It is SO DARN EASY for one of your employees to pursue a discrimination claim. But, here’s the thing…

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How easy is it? Easier than Sunday morning, which is easier than beating the New York Mets on Sunday afternoon.

Fired after a DUI.

I’m going to tell you about this case where an African-American man with alcoholism, sued his former employer for firing him because of his race and disability.

Here are the facts of the case, according to the plaintiff. He was a probationary, at-will employee. In his third month on the job, the plaintiff got a DUI arrest and his license was suspended for six months. The plaintiff told his employer about the arrest and license suspension. The plaintiff proposed a few options to his employer about how he could perform his job without a driver’s license. However, the District fired him while he was on probation, asserting “unsatisfactory performance.”

The plaintiff claimed that the employer’s explanation was a pretext for race discrimination and because it regarded him as an alcoholic.

No lawyer? No problem.

Initially, the plaintiff sued without a lawyer. He eventually got one, but that lawyer withdrew. So did the next three lawyers too. Nonetheless, the plaintiff soldiered on. He filed several “sprawling amended complaints, each over 70 pages.” The trial court dismissed two of them as too long. The plaintiff withdrew the third.

Finally, the trial court had enough and dismissed the case with prejudice. So, the plaintiff appealed to the Seventh Circuit Court of Appeals.

And you know what? The Seventh Circuit breathed new life into the race and disability discrimination claims. Check out some of what the Seventh Circuit had to say about the race discrimination claim:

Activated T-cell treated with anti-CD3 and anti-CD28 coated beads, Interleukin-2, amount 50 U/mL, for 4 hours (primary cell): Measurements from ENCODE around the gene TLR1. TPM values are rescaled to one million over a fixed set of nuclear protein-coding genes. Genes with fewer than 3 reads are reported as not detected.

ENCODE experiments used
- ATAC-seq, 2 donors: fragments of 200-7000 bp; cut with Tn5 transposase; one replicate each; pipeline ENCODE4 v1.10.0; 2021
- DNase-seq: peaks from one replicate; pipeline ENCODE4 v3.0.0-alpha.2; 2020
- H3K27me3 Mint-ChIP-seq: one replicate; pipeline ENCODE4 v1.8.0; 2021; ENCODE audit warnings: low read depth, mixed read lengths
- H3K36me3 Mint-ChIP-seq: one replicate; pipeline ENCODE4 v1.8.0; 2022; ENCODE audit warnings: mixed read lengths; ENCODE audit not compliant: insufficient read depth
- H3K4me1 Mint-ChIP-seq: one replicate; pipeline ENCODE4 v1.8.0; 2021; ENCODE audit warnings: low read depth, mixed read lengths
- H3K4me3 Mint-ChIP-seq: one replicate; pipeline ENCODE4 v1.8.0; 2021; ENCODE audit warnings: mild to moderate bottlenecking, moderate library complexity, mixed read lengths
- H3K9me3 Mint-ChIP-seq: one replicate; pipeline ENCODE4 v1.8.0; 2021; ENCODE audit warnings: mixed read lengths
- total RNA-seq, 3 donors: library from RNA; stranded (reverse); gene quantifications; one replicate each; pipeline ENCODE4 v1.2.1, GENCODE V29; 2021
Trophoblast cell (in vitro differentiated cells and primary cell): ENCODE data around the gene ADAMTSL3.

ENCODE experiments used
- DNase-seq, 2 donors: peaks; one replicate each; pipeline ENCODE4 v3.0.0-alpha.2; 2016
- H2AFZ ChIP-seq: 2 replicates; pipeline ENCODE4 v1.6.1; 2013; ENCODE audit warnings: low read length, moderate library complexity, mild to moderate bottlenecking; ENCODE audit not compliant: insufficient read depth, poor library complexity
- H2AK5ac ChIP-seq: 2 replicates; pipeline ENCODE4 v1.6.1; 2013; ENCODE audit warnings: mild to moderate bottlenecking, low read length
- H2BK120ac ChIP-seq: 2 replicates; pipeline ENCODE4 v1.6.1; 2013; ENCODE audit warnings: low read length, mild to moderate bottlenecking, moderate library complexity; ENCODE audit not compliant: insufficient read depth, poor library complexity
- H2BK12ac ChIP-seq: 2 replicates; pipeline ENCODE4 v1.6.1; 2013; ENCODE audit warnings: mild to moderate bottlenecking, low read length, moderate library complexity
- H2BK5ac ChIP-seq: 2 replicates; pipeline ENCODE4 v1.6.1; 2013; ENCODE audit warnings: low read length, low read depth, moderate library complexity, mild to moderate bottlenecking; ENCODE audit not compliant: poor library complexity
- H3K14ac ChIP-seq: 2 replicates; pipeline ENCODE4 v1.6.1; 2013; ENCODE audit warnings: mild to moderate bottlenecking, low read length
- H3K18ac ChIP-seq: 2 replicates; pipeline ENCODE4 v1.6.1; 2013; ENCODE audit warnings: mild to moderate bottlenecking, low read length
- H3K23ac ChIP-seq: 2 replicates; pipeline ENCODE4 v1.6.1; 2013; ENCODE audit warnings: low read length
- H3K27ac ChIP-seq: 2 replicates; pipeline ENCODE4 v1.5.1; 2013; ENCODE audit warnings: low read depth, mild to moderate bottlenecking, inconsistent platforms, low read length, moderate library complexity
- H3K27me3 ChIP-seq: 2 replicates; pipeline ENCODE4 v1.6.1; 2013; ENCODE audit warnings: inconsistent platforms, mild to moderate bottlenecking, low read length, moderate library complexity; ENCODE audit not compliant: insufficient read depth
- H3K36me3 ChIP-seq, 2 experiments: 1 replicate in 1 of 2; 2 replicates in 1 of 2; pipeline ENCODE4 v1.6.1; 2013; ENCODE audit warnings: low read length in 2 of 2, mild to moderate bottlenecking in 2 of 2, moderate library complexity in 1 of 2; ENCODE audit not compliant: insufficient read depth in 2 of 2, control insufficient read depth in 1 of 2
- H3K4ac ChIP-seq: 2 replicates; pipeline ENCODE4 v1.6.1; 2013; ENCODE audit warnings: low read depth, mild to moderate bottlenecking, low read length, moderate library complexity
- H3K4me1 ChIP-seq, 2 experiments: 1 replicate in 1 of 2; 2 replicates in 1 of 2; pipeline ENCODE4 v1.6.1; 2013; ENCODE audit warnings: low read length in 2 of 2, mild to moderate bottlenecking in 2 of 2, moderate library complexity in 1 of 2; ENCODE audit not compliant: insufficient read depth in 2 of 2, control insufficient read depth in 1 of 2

[Plaintiff’s] complaint states a claim of race discrimination. A plaintiff alleging race discrimination need not allege each evidentiary element of a legal theory to survive a motion to dismiss. Rather, [he] needed only to allege—as he did here—that the [employer] fired him because of his race. `I was turned down for a job because of my race’ is all a complaint has to say.

“I was turned down for a job because of my race” is all a complaint has to say.

Now, how about the disability discrimination claim? Remember, the plaintiff admitted that he got a DUI and license suspension and told his employer about it:

[Plaintiff] has pleaded disability and retaliation claims under the ADA….[W]e read [his] complaint as alleging that the [employer] regarded him…as an alcoholic because of his suspended license for driving under the influence of alcohol, and then concluded from his suspension that his alcoholism impaired his ability to work at any job that involves safely moving items across a facility.

Of course, the plaintiff will eventually have to prove these allegations. But, according to a federal appellate court, that’s how easy it is to litigate these claims of discrimination.

So, what’s an employer to do?

Just because the plaintiff can pursue discrimination claims after employment ends doesn’t mean that s/he will. And even if an employee does file a Charge of Discrimination with the EEOC or sue you in federal court, it doesn’t mean that the employee will win. There’s a big difference between alleging discrimination and actually proving it.

But, here are some ways employers can mitigate the risk.

  1. Document performance issues. If you are going to discipline an employee or terminate employment, make sure that the underlying reasons are well-documented. Otherwise, a jury may assume that if there is no documentation, well, whatever supposedly happened never actually did.
  2. Don’t act scared. Some employers get gun-shy about disciplining employees because they fear the subsequent discrimination claim. But, if the employee did something bad that warrants discipline (e.g., s/he violated your written work rules), you document and communicate the issue. Indeed, uneven discipline or ignoring your policies and procedures can lead to discrimination claims.
  3. Settle early. You run a business. Part of your job is risk management. For example, maybe you’ve purchased employment practices liability insurance. Consider also offering a departing employee severance in exchange for a full release of any claims s/he may have. That may buy you peace of mind.

“Doing What’s Right – Not Just What’s Legal”